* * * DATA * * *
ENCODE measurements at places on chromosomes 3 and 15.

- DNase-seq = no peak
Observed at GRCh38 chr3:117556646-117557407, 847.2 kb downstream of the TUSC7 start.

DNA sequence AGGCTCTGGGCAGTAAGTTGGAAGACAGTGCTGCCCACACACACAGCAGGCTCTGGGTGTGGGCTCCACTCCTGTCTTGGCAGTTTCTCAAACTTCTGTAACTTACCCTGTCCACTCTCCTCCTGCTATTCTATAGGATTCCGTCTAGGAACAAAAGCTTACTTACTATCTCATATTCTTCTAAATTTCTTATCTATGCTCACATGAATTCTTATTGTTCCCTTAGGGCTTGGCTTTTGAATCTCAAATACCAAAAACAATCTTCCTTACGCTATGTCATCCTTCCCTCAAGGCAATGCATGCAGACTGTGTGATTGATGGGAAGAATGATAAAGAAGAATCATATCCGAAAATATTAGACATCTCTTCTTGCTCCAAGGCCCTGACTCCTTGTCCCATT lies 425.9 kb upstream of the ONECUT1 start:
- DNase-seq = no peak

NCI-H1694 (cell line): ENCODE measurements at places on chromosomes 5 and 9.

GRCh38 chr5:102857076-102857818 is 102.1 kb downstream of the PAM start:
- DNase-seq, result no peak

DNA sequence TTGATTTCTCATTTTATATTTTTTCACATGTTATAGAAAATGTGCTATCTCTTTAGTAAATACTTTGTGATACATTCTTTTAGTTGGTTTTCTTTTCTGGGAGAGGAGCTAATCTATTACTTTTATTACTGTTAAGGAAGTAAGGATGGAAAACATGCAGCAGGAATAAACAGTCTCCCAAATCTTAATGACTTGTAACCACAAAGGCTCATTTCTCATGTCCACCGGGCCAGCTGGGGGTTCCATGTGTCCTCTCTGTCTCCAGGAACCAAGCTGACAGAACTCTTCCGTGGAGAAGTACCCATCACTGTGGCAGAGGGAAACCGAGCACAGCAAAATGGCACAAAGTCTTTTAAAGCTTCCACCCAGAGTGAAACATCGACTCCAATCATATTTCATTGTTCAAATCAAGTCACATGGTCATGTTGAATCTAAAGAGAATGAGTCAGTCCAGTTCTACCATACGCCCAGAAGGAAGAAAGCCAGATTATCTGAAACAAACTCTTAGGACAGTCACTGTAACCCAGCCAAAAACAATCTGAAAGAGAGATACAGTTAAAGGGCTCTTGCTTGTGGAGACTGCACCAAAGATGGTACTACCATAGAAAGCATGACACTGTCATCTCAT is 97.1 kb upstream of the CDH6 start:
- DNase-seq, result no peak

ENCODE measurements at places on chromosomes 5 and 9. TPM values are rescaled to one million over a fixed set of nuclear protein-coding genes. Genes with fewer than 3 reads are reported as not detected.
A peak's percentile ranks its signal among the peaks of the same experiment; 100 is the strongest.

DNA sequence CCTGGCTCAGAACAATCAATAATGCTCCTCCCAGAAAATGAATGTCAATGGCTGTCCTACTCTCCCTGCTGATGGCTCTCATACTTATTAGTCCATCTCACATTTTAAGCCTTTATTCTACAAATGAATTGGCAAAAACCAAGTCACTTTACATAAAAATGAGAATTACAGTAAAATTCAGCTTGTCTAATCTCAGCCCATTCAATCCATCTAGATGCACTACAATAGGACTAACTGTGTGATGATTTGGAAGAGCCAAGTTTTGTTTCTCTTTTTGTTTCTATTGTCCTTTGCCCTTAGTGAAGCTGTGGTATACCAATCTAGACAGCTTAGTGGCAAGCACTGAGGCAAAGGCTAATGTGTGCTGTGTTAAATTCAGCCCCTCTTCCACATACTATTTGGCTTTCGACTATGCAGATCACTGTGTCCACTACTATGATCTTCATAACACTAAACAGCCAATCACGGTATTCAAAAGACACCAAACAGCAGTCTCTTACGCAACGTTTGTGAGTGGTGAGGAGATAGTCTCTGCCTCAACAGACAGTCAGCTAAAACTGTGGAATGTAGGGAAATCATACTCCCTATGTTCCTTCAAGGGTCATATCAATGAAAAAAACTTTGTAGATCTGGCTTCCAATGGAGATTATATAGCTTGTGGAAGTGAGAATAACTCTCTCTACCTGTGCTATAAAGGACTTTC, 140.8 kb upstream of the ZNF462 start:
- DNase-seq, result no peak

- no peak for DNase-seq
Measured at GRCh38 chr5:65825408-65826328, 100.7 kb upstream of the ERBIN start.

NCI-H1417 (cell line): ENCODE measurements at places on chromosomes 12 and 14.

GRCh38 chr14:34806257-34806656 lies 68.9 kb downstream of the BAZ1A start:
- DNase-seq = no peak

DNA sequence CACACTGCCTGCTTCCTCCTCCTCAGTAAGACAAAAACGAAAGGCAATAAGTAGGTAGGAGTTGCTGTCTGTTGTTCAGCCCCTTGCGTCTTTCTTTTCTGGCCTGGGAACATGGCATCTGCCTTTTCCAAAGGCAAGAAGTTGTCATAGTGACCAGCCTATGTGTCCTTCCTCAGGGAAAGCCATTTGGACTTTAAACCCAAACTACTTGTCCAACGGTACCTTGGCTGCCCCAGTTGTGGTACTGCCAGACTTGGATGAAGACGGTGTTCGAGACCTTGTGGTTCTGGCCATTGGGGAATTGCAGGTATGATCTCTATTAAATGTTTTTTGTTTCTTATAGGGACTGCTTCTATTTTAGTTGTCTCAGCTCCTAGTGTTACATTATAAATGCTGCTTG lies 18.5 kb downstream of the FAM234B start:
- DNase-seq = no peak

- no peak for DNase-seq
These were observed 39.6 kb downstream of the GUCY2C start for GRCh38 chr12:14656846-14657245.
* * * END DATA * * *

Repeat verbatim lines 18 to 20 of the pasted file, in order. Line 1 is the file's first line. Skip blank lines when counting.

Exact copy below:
GRCh38 chr14:34806257-34806656 lies 68.9 kb downstream of the BAZ1A start:
- DNase-seq = no peak

DNA sequence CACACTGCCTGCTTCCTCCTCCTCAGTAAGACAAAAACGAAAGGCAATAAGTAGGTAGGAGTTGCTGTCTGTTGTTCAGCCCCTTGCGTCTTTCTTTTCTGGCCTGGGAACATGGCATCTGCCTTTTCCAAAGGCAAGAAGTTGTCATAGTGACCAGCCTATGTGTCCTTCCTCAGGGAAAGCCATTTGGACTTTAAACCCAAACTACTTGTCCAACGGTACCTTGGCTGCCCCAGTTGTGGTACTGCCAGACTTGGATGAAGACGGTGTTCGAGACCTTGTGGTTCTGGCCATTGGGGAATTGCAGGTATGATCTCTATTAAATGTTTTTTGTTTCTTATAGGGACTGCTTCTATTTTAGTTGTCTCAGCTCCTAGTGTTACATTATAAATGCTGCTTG lies 18.5 kb downstream of the FAM234B start: